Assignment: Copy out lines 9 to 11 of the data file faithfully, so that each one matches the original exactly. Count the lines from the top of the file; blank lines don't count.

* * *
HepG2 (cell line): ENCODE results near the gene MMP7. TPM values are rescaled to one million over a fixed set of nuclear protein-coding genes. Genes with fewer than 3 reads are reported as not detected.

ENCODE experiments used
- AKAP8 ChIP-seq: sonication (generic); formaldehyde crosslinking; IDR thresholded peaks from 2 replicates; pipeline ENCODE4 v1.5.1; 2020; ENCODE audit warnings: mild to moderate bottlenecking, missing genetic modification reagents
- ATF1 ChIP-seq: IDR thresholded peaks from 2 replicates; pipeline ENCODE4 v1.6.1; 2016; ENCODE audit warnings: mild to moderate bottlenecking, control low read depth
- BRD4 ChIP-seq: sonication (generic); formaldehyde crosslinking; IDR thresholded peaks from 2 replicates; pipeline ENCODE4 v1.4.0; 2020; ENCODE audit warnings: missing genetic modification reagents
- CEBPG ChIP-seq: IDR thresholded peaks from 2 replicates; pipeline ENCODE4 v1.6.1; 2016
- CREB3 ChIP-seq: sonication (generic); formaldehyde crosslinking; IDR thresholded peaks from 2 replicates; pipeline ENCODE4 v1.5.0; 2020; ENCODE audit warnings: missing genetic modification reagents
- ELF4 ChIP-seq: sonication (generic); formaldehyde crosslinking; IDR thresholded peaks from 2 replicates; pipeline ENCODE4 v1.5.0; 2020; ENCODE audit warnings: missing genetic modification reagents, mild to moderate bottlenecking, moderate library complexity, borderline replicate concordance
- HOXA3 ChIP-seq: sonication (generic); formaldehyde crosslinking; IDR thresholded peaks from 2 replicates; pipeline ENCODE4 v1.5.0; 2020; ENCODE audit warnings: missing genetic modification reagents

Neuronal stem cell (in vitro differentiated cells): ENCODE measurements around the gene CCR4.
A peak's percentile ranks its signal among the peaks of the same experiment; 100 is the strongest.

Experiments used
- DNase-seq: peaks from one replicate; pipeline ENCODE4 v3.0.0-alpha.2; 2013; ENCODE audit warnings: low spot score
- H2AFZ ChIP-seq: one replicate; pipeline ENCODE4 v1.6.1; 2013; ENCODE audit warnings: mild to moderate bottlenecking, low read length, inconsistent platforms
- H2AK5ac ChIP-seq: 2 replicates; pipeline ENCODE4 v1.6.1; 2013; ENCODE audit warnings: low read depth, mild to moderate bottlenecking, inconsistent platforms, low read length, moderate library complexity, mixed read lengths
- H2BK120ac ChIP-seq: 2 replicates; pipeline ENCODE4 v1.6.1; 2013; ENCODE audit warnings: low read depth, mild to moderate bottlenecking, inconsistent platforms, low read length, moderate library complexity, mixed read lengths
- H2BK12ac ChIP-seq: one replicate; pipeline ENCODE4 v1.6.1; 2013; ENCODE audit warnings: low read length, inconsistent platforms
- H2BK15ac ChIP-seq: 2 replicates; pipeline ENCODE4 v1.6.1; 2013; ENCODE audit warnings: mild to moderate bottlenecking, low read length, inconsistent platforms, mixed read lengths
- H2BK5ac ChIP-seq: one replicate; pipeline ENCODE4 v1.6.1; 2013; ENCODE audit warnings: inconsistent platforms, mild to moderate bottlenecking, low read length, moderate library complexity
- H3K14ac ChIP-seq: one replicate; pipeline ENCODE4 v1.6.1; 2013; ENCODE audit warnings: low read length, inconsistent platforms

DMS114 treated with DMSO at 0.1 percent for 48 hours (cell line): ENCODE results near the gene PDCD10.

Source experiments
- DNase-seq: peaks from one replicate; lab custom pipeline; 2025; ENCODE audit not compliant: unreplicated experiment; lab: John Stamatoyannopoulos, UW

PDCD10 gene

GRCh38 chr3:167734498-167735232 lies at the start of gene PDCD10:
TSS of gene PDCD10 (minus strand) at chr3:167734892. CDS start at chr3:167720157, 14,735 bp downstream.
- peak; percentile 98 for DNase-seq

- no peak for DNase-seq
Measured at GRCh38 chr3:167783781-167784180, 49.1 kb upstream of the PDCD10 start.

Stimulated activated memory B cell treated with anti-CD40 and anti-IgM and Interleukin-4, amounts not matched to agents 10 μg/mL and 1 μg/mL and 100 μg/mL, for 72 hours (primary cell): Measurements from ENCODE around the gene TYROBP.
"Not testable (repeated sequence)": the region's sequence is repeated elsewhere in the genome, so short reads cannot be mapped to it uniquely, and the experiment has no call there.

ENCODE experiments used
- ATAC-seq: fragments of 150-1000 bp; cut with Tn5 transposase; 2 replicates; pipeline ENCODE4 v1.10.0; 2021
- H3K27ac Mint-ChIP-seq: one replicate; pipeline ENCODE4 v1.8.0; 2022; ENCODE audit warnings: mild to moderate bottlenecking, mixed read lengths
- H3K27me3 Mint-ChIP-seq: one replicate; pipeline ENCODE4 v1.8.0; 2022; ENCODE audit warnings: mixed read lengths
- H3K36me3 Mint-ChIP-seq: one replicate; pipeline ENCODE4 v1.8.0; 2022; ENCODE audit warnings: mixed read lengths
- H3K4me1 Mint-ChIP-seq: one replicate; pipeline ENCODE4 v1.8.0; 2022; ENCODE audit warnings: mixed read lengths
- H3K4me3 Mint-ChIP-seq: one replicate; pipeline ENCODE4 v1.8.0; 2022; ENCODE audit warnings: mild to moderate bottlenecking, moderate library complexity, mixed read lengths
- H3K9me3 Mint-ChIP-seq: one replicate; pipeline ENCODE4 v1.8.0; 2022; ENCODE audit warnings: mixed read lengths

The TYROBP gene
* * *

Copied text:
- HOXA3 ChIP-seq: sonication (generic); formaldehyde crosslinking; IDR thresholded peaks from 2 replicates; pipeline ENCODE4 v1.5.0; 2020; ENCODE audit warnings: missing genetic modification reagents

Neuronal stem cell (in vitro differentiated cells): ENCODE measurements around the gene CCR4.
A peak's percentile ranks its signal among the peaks of the same experiment; 100 is the strongest.